Let the big boys bolt and March Madness could be found on the Internet only, on ESPN5 or something.
"The whole intercollegiate model is at risk if we don't do something," said Florida president Bernie Machen, pointing to various lawsuits against the organization and the threat of a players' union. "The whole thing could go up in smoke if the lawsuits come down or with the unionization rule."
Machen then turned to a "C" word of his own to describe the current situation: "Crisis."
And it is. Especially when the "autonomy formula" Slive and his cohorts seek within their own Big Five to force rules changes means lessening the power of the have-nots within those conferences, dropping the necessary "yeas" from 65 percent to 60 percent.
But another "C" word just might save the day. Or at least the NCAA. Just change Slive's title from commissioner of the SEC to czar of college athletics. Because no one can make the zeros multiply on royalty checks like Mike Slive.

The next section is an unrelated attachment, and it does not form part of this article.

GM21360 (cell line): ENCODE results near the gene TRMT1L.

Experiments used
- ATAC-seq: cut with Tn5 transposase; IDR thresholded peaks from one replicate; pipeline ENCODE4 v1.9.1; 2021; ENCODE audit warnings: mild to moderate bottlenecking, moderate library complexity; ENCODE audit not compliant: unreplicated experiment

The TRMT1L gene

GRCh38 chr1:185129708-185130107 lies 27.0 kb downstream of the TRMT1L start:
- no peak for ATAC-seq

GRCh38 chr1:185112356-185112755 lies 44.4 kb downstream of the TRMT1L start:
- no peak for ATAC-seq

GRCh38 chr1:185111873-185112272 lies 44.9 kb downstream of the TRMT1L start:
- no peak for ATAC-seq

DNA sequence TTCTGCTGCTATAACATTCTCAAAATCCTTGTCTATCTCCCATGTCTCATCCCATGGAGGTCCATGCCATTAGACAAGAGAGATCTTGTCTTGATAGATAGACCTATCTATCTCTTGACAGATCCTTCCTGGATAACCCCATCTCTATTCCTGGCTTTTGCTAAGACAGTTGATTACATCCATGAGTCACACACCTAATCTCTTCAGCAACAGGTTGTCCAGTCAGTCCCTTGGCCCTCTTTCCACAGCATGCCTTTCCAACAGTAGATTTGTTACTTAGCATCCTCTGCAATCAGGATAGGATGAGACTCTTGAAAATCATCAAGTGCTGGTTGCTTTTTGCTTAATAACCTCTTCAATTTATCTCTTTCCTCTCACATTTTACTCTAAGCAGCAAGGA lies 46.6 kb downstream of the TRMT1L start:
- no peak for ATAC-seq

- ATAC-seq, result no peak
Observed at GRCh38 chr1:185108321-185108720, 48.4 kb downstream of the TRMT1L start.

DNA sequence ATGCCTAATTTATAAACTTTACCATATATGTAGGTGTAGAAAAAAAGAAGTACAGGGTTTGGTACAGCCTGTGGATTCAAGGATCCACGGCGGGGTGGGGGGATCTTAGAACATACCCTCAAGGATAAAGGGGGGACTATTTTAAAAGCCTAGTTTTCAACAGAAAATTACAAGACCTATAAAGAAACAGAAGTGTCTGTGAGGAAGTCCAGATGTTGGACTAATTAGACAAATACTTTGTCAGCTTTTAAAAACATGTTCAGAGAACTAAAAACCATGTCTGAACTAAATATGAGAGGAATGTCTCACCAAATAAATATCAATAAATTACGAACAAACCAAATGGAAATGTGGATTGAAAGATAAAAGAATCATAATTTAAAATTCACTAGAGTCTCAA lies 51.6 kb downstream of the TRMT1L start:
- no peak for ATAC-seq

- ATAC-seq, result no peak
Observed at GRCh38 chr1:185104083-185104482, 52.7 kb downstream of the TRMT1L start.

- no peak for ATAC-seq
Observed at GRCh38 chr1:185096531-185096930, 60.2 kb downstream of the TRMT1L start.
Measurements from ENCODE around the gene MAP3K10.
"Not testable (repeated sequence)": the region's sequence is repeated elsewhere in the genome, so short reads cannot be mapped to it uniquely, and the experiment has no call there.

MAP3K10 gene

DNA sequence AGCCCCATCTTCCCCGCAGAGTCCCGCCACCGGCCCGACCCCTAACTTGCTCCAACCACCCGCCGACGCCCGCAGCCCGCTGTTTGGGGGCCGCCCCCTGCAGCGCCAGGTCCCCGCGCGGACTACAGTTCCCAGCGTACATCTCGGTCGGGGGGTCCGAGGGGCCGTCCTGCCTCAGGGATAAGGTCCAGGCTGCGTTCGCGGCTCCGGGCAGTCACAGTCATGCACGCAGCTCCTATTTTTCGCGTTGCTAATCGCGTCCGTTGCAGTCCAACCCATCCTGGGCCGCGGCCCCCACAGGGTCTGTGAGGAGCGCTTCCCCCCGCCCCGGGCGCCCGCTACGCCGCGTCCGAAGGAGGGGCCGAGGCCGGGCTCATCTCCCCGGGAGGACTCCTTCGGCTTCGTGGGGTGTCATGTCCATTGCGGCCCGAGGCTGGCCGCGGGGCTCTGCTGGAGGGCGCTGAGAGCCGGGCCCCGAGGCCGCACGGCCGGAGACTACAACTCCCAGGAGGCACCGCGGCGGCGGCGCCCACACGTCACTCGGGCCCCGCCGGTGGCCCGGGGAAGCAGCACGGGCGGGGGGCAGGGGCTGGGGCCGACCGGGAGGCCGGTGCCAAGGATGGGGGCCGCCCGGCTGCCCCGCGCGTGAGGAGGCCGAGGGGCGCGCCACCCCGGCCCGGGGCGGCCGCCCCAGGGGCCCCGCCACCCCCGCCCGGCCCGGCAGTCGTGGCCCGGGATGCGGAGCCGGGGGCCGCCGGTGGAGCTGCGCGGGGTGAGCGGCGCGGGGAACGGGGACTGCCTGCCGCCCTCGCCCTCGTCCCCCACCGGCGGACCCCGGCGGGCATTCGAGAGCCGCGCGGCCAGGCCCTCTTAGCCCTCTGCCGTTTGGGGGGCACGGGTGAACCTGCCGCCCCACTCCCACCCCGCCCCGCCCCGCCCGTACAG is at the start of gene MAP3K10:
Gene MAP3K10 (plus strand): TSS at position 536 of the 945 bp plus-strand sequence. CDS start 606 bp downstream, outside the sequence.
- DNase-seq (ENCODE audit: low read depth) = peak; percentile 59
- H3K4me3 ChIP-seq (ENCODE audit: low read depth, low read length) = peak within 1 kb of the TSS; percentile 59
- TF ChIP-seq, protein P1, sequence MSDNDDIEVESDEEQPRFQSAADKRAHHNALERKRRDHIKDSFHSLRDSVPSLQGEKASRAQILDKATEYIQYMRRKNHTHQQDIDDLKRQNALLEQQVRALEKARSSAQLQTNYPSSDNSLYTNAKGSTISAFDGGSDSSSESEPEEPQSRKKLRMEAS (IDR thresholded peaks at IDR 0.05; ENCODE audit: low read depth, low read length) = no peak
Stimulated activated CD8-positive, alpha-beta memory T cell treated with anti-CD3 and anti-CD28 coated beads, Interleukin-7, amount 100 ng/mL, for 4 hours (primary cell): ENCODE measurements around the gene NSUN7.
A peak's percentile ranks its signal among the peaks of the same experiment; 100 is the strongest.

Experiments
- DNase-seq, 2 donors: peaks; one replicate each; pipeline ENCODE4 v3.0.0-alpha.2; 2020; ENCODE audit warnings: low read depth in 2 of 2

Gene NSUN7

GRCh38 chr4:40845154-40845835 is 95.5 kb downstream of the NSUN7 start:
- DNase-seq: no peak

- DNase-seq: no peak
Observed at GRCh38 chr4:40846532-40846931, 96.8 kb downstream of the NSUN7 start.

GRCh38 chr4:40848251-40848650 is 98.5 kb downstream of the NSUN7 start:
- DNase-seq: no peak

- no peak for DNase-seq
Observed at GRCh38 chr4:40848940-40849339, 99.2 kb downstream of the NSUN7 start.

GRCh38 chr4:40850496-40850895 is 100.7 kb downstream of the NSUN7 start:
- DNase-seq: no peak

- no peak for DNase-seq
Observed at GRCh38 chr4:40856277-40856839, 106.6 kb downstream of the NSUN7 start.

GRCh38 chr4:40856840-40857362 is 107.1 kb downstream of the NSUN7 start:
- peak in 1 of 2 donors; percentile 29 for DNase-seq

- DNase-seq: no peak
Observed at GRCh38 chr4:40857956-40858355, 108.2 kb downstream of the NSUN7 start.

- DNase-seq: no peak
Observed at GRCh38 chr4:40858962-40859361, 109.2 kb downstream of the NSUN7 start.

Contact Mark Wiedmer at firstname.lastname@example.org
Mark Wiedmer started work at the Chattanooga News-Free Press on Valentine’s Day of 1983. At the time, he had to get an advance from his boss to buy a Valentine gift for his wife. Mark was hired as a graphic artist but quickly moved to sports, where he oversaw prep football for a time, won the “Pick’ em” box in 1985 and took over the UTC basketball beat the following year. By 1990, he was ...